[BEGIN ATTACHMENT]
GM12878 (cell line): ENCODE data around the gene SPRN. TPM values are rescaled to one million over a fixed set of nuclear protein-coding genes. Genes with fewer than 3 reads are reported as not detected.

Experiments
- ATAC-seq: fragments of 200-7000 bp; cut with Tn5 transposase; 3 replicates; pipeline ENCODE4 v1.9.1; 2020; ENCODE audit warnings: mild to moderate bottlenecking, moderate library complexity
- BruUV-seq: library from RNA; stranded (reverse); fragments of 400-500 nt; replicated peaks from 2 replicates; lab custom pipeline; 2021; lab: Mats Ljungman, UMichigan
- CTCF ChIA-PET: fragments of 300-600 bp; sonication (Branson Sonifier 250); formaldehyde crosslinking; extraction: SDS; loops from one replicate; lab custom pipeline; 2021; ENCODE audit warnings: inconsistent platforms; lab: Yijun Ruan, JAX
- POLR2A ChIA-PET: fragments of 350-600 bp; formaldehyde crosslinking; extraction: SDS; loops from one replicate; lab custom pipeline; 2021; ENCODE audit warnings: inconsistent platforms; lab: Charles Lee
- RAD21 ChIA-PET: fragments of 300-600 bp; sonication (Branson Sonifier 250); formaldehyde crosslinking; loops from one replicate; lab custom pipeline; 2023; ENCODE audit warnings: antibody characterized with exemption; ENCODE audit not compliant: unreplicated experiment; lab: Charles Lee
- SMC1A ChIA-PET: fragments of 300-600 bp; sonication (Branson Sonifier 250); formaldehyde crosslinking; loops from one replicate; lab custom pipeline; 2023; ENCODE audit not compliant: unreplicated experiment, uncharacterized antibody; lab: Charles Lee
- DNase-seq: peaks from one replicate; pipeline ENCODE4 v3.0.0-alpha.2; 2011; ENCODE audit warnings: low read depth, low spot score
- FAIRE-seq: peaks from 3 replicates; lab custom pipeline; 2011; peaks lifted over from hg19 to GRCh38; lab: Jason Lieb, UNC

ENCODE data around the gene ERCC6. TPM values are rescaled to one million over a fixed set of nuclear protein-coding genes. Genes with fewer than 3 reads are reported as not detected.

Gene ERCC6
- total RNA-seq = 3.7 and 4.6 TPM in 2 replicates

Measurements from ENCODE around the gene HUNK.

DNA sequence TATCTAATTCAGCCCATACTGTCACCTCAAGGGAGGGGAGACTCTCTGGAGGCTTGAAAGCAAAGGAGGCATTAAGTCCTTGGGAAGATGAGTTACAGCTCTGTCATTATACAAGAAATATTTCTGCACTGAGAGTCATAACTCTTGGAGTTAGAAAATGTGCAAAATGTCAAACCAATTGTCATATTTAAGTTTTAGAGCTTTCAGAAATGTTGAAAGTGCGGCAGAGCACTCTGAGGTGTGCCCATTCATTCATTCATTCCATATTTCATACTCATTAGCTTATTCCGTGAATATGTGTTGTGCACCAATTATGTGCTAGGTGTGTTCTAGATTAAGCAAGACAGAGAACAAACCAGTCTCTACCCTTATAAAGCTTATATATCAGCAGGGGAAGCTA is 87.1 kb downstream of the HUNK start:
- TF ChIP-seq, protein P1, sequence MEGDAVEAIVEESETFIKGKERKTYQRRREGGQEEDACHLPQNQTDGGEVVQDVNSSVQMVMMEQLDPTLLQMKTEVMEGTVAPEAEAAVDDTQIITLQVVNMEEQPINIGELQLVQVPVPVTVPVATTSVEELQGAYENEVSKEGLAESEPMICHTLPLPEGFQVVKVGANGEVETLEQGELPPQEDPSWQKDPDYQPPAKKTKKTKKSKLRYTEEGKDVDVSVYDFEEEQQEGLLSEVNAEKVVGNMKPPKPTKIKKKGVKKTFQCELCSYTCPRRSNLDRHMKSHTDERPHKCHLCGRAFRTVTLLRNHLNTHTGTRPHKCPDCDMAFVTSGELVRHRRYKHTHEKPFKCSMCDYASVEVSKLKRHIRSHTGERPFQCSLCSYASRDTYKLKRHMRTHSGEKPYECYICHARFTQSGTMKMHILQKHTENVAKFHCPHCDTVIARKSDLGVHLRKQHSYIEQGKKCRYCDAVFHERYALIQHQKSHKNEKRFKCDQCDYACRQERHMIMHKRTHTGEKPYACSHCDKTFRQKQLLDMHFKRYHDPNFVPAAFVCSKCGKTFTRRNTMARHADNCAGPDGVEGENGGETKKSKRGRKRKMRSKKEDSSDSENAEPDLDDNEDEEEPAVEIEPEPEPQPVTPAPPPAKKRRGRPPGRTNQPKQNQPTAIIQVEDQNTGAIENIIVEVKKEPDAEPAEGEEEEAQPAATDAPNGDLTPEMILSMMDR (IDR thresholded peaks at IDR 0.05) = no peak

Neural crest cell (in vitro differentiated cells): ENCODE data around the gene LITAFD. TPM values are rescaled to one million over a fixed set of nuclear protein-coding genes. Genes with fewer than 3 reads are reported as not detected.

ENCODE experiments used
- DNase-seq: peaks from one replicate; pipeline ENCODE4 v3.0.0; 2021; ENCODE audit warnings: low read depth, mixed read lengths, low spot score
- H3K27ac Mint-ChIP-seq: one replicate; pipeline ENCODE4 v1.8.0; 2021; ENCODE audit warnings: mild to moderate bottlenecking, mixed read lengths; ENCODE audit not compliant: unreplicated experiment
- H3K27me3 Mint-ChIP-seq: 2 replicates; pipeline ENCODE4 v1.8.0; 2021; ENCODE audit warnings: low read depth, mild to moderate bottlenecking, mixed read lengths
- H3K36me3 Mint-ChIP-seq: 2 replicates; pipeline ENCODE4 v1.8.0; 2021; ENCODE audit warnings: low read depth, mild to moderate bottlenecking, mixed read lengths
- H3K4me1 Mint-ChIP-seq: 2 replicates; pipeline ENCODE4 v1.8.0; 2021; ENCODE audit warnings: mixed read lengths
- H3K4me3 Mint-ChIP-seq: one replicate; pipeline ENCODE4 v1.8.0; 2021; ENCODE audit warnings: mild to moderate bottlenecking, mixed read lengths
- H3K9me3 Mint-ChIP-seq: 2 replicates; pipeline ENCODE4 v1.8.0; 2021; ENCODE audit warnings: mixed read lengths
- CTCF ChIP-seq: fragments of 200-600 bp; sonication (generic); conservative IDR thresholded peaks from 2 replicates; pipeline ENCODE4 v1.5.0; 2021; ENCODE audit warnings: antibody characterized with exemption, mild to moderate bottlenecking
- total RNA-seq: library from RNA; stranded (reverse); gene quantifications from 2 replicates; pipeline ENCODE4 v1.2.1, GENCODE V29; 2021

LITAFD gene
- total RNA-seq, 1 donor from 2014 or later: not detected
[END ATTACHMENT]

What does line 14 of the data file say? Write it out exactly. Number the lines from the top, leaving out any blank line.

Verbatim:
Measurements from ENCODE around the gene HUNK.